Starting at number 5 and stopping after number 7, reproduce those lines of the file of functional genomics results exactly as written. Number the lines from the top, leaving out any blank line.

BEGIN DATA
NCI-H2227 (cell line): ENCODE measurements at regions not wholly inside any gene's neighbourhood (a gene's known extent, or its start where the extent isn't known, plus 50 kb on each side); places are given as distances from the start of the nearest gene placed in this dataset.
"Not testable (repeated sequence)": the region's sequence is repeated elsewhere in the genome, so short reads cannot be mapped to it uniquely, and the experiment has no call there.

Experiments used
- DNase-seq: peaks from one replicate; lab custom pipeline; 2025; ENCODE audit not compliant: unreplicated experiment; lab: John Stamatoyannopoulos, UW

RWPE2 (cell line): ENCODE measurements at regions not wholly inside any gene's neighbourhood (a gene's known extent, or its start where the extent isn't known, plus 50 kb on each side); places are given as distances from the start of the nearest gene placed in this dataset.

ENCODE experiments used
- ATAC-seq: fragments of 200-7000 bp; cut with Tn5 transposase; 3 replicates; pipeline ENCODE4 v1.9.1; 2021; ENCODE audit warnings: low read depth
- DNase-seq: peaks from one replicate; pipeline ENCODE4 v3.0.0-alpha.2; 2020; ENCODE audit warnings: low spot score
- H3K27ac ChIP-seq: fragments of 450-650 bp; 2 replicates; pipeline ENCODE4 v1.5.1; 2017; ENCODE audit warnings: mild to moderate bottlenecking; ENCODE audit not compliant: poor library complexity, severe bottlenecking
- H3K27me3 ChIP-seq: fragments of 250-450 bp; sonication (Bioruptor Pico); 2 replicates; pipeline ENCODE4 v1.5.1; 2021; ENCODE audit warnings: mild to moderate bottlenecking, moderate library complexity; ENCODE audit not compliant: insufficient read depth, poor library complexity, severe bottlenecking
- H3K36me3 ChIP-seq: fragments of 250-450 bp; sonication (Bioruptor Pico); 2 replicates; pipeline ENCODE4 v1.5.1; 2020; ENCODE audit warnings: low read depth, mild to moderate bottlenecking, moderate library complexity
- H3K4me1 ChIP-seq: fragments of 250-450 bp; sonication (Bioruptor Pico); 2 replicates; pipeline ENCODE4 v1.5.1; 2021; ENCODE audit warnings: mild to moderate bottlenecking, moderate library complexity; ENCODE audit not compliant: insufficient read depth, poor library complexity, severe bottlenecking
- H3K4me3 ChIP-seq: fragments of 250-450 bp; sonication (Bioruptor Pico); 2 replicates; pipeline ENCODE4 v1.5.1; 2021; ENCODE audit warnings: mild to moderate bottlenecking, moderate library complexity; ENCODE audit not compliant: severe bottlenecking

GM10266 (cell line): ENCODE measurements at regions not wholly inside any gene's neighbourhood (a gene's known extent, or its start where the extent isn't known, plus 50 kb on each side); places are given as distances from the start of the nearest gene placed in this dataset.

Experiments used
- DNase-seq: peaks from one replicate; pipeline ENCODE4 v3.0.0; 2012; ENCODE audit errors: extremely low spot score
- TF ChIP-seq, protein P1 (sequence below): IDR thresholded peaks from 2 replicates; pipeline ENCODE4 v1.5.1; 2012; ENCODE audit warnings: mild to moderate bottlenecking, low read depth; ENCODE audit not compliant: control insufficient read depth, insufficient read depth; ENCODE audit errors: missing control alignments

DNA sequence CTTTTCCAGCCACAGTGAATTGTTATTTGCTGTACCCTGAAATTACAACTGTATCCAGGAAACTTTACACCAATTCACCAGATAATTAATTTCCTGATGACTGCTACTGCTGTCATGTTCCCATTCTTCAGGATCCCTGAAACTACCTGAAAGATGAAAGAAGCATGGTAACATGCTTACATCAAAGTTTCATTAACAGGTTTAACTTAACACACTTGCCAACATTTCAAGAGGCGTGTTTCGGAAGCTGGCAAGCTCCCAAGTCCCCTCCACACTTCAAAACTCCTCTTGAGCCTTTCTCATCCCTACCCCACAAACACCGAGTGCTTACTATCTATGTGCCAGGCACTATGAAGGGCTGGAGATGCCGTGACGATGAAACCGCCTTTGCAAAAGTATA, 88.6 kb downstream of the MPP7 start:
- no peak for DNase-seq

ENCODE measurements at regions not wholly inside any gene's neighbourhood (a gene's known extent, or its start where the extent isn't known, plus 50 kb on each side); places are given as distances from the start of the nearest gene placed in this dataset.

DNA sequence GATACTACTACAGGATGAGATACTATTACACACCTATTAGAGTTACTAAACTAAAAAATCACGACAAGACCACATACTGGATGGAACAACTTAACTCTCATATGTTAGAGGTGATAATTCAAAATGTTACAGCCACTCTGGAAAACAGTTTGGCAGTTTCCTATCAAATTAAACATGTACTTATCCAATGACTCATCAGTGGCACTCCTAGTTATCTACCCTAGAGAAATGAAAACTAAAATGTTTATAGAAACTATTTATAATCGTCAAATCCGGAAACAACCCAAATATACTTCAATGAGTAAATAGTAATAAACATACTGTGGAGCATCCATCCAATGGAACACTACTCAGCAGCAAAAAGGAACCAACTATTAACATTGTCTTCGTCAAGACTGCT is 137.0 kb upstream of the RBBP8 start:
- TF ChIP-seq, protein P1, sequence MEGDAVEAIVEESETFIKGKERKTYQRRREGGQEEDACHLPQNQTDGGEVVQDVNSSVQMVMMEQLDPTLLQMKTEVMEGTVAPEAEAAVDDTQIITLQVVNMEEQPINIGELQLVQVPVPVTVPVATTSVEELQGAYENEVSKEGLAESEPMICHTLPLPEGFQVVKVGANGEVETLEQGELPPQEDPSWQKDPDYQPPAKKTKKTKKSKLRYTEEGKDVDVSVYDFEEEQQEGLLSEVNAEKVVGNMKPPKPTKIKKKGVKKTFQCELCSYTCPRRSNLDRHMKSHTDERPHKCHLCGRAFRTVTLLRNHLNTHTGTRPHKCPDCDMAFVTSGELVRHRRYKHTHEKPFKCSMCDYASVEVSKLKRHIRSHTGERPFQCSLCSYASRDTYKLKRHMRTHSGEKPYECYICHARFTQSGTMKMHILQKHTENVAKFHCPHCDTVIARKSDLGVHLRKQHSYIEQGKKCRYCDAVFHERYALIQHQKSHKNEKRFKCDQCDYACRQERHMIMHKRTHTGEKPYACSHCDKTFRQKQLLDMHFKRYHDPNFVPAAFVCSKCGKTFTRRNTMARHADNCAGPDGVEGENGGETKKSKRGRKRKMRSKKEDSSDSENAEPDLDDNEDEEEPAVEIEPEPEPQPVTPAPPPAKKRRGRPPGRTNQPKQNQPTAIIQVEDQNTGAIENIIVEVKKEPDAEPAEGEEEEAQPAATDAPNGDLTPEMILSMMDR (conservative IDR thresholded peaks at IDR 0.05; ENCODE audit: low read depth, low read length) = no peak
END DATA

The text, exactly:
RWPE2 (cell line): ENCODE measurements at regions not wholly inside any gene's neighbourhood (a gene's known extent, or its start where the extent isn't known, plus 50 kb on each side); places are given as distances from the start of the nearest gene placed in this dataset.

ENCODE experiments used
- ATAC-seq: fragments of 200-7000 bp; cut with Tn5 transposase; 3 replicates; pipeline ENCODE4 v1.9.1; 2021; ENCODE audit warnings: low read depth